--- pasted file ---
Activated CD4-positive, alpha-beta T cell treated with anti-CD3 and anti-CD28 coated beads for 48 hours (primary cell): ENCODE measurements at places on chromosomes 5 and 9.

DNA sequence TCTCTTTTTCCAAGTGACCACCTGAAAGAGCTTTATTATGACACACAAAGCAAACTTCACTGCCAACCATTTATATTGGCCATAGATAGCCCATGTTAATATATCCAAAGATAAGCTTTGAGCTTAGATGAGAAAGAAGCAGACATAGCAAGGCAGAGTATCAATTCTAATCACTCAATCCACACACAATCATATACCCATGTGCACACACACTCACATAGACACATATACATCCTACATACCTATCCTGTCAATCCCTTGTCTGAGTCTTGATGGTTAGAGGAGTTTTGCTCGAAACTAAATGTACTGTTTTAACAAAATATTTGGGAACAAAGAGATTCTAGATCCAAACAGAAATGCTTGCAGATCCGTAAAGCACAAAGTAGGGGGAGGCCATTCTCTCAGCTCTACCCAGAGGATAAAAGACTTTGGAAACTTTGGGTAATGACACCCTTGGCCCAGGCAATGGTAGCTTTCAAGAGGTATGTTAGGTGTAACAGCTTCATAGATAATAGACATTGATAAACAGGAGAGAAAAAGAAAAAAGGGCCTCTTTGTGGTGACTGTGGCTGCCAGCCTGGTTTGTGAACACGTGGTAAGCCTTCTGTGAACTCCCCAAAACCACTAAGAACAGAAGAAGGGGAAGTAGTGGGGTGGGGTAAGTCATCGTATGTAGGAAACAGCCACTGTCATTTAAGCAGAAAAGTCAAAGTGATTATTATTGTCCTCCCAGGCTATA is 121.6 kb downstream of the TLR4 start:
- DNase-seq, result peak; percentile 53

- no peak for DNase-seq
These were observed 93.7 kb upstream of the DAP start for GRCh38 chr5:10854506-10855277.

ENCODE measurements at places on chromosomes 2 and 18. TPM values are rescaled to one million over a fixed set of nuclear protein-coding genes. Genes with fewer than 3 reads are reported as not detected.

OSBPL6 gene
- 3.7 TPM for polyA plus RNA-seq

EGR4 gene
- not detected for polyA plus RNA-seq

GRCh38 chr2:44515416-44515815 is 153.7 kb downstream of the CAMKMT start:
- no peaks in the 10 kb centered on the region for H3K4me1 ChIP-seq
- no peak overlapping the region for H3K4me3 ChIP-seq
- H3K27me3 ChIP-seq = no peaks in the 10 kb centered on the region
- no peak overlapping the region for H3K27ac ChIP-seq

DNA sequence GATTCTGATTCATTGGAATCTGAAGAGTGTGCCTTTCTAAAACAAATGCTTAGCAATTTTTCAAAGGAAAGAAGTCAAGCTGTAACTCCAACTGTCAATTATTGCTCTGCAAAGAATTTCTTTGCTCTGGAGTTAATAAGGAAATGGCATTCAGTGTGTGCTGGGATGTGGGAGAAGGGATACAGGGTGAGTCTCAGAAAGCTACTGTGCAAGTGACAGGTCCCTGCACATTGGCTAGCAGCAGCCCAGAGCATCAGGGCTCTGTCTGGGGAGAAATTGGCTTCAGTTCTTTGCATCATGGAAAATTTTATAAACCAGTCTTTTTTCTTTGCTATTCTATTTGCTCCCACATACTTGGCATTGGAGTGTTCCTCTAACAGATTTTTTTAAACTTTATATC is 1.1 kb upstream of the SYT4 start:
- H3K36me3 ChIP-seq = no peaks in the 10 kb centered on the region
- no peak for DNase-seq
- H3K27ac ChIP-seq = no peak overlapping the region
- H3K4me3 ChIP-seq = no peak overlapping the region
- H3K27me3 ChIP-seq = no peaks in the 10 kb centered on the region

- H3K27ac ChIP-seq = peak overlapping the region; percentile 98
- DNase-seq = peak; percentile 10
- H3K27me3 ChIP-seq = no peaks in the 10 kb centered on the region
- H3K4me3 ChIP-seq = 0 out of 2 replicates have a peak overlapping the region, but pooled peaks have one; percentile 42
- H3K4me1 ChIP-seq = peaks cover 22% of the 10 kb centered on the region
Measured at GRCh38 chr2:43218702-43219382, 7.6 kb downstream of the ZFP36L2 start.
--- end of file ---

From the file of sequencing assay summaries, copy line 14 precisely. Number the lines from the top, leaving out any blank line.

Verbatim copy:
- H3K27me3 ChIP-seq = no peaks in the 10 kb centered on the region